Examining a wide range of Japanese videogames, including arcade fighting games, PC-based strategy games and console JRPGs, this book assesses their cultural significance and shows how gameplay and context can be analyzed together to understand videogames as a dynamic mode of artistic expression.

Well-known titles such as Final Fantasy, Metal Gear Solid, Street Fighter and Katamari Damacy are evaluated in detail, showing how ideology and critique are conveyed through game narrative and character design as well as user interface, cabinet art, and peripherals. This book also considers how ‘Japan’ has been packaged for domestic and overseas consumers, and how Japanese designers have used the medium to express ideas about home and nation, nuclear energy, war and historical memory, social breakdown and bioethics. Placing each title in its historical context, Hutchinson ultimately shows that videogames are a relatively recent but significant site where cultural identity is played out in modern Japan.

Comparing Japanese videogames with their American counterparts, as well as other media forms, such as film, manga and anime, Japanese Culture Through Videogames will be useful to students and scholars of Japanese culture and society, as well as Game Studies, Media Studies and Japanese Studies more generally.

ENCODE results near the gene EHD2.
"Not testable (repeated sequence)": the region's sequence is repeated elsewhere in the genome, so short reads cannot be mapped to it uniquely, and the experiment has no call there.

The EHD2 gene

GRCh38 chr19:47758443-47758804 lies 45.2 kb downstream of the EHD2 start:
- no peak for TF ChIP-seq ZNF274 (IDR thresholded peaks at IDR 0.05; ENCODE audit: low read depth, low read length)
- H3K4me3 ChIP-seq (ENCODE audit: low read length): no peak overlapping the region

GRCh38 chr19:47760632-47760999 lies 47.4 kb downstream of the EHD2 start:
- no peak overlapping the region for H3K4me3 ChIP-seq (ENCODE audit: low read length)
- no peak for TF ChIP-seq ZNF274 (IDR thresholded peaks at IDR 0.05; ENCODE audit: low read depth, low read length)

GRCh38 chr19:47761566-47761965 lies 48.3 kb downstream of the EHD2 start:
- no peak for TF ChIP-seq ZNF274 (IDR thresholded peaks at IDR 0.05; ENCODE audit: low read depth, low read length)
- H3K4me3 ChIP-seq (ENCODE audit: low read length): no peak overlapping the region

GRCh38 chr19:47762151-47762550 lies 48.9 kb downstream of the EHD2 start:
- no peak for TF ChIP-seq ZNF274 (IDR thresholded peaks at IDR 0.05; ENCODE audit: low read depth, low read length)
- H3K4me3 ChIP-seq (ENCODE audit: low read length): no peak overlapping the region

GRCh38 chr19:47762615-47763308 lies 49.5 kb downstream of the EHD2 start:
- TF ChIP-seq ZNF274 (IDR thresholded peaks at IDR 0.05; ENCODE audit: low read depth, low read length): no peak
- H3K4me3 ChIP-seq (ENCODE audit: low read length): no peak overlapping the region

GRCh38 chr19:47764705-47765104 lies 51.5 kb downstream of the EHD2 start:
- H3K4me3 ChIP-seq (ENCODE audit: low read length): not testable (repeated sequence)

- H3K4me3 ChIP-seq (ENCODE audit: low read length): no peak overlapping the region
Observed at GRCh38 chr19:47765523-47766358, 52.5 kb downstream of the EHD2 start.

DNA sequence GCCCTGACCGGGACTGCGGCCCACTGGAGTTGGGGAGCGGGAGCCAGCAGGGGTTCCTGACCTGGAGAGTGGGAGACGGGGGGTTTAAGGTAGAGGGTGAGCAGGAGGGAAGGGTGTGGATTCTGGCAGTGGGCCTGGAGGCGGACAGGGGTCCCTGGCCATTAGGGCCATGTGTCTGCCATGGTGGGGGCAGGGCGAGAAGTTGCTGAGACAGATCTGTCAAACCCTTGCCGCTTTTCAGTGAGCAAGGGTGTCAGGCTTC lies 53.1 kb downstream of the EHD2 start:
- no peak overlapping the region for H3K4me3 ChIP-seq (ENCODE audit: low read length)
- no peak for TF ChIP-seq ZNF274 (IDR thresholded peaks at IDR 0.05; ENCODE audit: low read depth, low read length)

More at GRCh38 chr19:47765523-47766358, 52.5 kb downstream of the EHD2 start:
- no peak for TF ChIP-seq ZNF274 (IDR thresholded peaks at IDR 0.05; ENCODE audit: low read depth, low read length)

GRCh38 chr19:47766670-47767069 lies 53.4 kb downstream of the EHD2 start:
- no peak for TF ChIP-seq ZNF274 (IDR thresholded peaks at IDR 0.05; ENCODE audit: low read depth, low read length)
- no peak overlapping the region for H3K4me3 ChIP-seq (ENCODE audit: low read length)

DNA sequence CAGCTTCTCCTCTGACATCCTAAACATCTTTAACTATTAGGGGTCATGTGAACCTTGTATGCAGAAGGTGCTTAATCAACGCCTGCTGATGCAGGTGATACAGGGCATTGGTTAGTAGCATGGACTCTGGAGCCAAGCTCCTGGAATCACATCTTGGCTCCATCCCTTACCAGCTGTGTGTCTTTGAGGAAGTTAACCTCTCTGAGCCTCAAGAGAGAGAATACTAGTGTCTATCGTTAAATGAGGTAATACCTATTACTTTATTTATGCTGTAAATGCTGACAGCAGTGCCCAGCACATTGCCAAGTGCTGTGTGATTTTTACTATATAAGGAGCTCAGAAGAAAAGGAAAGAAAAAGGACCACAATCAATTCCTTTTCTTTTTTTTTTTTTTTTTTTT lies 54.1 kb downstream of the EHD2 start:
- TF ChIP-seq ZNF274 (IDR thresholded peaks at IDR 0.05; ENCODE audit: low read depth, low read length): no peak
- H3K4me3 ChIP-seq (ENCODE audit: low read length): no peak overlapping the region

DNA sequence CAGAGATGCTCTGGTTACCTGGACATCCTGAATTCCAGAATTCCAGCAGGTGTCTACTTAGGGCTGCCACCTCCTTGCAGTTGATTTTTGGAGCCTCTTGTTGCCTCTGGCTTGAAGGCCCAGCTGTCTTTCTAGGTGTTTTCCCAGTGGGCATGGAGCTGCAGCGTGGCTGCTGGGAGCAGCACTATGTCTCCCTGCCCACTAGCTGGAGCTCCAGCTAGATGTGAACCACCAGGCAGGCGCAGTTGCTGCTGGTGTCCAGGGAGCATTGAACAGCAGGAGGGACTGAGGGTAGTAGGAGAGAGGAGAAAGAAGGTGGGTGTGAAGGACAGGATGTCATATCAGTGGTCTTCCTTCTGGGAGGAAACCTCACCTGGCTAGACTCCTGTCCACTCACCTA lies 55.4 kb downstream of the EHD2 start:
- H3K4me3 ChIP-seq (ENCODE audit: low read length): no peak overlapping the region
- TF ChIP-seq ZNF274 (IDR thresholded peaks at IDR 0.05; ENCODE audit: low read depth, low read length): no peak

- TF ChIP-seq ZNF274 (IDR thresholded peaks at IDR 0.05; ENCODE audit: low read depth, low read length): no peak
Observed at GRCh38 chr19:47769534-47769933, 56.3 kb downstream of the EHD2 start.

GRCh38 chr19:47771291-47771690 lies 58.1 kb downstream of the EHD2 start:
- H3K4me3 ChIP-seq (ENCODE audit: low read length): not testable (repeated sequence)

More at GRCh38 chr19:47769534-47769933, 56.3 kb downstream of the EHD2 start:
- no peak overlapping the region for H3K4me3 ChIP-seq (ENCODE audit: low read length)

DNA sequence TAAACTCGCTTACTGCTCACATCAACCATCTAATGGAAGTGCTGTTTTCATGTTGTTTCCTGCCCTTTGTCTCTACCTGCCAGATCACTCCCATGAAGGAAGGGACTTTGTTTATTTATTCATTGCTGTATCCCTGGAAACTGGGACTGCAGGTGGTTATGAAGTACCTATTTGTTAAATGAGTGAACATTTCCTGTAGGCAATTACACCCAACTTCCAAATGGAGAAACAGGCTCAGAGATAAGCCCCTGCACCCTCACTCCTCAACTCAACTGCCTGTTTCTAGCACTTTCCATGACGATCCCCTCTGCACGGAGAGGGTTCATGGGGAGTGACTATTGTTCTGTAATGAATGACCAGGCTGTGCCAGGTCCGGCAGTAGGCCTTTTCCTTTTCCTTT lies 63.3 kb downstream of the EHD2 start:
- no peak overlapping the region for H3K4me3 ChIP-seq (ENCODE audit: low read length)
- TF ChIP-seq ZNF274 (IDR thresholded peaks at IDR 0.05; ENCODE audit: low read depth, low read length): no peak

chapter |18 pages


part I|1 pages

Japanese culture as playable object

chapter 1|26 pages

Katamari Damacy: nostalgia and kitschi

chapter 2|23 pages

Packaging the Past in Ōkami

chapter 3|31 pages

Japan and its Others in fighting games

part II|1 pages

Ideology and critique in Japanese games

chapter 4|26 pages

Absentee parents in the JRPG

chapter 5|24 pages

Nuclear discourse in Final Fantasy

chapter 6|26 pages

Bioethics meets nuclear crisis

part III|1 pages

History, memory, and re-imagining war

chapter 8|26 pages

Hiroshima and violence in Metal Gear Solid

chapter 9|19 pages

The colonial legacy

chapter |5 pages